What to do when you throw up even the water you drink without that being a choice?

Vomiting can protect the body by getting rid of harmful substances. However, vomiting often or for a long time can lead to dehydration, which is the loss of too much fluid from the body. Becoming dehydrated can be very dangerous, especially for children, older adults, and some people who have other medical problems. To avoid this, you need to replace the lost fluids.

At first you should rest your stomach for a few hours by eating nothing solid and sipping only clear liquids. A little later you can eat soft bland foods that are easy to digest.

If you have been vomiting a lot, it is best to have only small, frequent sips of clear liquids. Drinking too much at once, even an ounce or two, may cause more vomiting.

Clear liquids you can drink are water, weak tea, bouillon, apple juice, and sport drinks. You may also drink soft drinks without caffeine (such as 7-UP) after letting them go flat (lose their carbonation). It may be easier to keep down liquids that are cold. Suck on ice chips or Popsicles if you feel too nauseated to drink fluids.

Your choice of liquids is important. If water is the only liquid you can drink without vomiting, that is OK for a few hours. However, if you have been vomiting for several hours, you must replace the minerals (sodium and potassium) that are lost when you vomit. These minerals are also called electrolytes. Ask your health care provider what sport drinks or other electrolyte replacement drinks could help you replace these minerals. Avoid liquids that are acidic (such as orange juice) or caffeinated (such as coffee or colas) or have a lot of carbonation. If you have diarrhea as well as nausea or vomiting, do not drink milk.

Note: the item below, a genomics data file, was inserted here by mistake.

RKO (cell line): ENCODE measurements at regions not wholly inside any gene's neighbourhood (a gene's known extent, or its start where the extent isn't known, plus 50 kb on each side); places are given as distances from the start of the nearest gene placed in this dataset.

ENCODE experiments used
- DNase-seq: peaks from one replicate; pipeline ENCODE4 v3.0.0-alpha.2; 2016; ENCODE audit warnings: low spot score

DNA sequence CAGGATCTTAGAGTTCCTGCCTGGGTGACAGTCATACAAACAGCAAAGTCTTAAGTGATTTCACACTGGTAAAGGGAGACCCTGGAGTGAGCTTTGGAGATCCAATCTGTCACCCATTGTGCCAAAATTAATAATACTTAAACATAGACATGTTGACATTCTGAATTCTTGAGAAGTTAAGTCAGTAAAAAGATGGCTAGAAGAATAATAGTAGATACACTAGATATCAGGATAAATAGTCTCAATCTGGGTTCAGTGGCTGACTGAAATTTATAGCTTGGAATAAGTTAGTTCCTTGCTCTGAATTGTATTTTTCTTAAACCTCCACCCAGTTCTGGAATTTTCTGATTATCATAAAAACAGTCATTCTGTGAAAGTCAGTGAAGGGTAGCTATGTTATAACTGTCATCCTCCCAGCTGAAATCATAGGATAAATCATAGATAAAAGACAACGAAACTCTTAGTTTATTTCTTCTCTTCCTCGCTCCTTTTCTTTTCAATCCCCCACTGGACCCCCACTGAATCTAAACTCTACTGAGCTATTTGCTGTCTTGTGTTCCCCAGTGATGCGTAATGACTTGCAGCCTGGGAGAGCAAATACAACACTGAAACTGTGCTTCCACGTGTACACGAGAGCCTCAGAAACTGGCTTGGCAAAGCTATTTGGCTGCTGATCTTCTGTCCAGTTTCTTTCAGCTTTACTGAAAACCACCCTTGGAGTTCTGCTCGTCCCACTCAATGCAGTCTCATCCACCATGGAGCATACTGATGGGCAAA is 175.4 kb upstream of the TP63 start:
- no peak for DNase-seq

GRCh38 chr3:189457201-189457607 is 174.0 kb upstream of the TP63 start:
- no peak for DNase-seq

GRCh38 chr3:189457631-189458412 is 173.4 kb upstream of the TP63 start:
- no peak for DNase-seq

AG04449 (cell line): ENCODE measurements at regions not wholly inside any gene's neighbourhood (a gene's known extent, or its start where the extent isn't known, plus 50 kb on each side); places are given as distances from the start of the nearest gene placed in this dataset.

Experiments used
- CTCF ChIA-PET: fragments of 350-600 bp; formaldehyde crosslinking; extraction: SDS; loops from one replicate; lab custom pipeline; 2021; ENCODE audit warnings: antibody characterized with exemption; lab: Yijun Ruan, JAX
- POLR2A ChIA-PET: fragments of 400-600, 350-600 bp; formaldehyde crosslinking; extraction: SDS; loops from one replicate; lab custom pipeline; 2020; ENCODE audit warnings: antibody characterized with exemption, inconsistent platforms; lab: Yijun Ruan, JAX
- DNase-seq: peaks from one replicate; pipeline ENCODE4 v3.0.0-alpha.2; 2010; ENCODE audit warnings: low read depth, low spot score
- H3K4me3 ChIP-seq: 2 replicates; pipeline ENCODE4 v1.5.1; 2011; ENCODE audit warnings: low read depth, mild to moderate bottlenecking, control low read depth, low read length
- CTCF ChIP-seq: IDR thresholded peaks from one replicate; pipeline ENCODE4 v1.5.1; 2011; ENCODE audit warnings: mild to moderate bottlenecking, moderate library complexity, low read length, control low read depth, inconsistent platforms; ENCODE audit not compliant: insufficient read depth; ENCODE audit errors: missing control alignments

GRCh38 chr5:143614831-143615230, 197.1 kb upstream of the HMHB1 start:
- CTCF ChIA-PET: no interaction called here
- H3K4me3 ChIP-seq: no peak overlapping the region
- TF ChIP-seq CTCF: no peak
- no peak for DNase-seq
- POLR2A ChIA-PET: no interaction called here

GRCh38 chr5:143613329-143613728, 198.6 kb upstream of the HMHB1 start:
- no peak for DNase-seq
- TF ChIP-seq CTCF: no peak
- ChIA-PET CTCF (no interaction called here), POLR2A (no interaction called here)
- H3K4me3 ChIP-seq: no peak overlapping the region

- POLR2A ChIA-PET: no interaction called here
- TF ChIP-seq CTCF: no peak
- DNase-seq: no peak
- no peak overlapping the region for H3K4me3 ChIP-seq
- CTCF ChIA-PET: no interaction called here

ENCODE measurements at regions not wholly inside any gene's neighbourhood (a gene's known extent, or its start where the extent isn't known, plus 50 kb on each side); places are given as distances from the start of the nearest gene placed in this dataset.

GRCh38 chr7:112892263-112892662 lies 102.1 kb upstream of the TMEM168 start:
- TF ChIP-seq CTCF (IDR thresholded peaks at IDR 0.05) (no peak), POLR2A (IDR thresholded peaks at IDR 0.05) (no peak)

It is important to drink small amounts (1 to 4 ounces) often so that you do not become dehydrated. Gradually drink larger amounts of the clear fluids. If you vomit, wait an hour, and then start over with a smaller amount of fluid.